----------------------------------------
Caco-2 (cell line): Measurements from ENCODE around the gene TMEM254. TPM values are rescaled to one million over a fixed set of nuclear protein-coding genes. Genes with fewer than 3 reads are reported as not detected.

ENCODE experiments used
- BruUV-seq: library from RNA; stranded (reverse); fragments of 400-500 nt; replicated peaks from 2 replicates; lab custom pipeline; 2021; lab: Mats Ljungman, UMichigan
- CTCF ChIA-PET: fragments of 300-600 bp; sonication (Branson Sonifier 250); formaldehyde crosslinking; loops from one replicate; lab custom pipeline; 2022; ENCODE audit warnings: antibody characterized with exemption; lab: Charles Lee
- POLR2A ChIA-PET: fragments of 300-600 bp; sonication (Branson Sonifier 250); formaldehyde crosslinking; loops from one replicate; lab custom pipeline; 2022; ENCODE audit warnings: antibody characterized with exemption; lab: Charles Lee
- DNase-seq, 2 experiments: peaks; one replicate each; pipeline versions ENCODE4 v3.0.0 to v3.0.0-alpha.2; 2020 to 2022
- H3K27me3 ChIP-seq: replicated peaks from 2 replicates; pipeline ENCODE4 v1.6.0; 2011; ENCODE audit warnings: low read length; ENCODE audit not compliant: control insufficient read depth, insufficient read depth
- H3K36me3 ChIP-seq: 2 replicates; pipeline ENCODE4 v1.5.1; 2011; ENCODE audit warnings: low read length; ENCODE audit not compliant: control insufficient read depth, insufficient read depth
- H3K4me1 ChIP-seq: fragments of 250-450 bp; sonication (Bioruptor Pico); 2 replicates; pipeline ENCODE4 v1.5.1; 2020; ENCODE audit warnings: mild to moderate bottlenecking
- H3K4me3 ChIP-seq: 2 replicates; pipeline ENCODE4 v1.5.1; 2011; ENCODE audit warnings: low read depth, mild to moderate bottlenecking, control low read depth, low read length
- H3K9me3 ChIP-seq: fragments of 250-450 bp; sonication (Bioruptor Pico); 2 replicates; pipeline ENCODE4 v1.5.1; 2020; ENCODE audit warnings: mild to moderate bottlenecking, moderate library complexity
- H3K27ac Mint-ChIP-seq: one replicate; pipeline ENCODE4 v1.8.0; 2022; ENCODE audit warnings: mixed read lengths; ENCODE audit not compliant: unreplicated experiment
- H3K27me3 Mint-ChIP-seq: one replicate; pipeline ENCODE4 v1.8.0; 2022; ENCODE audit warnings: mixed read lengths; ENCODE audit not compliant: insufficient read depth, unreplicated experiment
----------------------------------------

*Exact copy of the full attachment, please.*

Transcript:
Caco-2 (cell line): Measurements from ENCODE around the gene TMEM254. TPM values are rescaled to one million over a fixed set of nuclear protein-coding genes. Genes with fewer than 3 reads are reported as not detected.

ENCODE experiments used
- BruUV-seq: library from RNA; stranded (reverse); fragments of 400-500 nt; replicated peaks from 2 replicates; lab custom pipeline; 2021; lab: Mats Ljungman, UMichigan
- CTCF ChIA-PET: fragments of 300-600 bp; sonication (Branson Sonifier 250); formaldehyde crosslinking; loops from one replicate; lab custom pipeline; 2022; ENCODE audit warnings: antibody characterized with exemption; lab: Charles Lee
- POLR2A ChIA-PET: fragments of 300-600 bp; sonication (Branson Sonifier 250); formaldehyde crosslinking; loops from one replicate; lab custom pipeline; 2022; ENCODE audit warnings: antibody characterized with exemption; lab: Charles Lee
- DNase-seq, 2 experiments: peaks; one replicate each; pipeline versions ENCODE4 v3.0.0 to v3.0.0-alpha.2; 2020 to 2022
- H3K27me3 ChIP-seq: replicated peaks from 2 replicates; pipeline ENCODE4 v1.6.0; 2011; ENCODE audit warnings: low read length; ENCODE audit not compliant: control insufficient read depth, insufficient read depth
- H3K36me3 ChIP-seq: 2 replicates; pipeline ENCODE4 v1.5.1; 2011; ENCODE audit warnings: low read length; ENCODE audit not compliant: control insufficient read depth, insufficient read depth
- H3K4me1 ChIP-seq: fragments of 250-450 bp; sonication (Bioruptor Pico); 2 replicates; pipeline ENCODE4 v1.5.1; 2020; ENCODE audit warnings: mild to moderate bottlenecking
- H3K4me3 ChIP-seq: 2 replicates; pipeline ENCODE4 v1.5.1; 2011; ENCODE audit warnings: low read depth, mild to moderate bottlenecking, control low read depth, low read length
- H3K9me3 ChIP-seq: fragments of 250-450 bp; sonication (Bioruptor Pico); 2 replicates; pipeline ENCODE4 v1.5.1; 2020; ENCODE audit warnings: mild to moderate bottlenecking, moderate library complexity
- H3K27ac Mint-ChIP-seq: one replicate; pipeline ENCODE4 v1.8.0; 2022; ENCODE audit warnings: mixed read lengths; ENCODE audit not compliant: unreplicated experiment
- H3K27me3 Mint-ChIP-seq: one replicate; pipeline ENCODE4 v1.8.0; 2022; ENCODE audit warnings: mixed read lengths; ENCODE audit not compliant: insufficient read depth, unreplicated experiment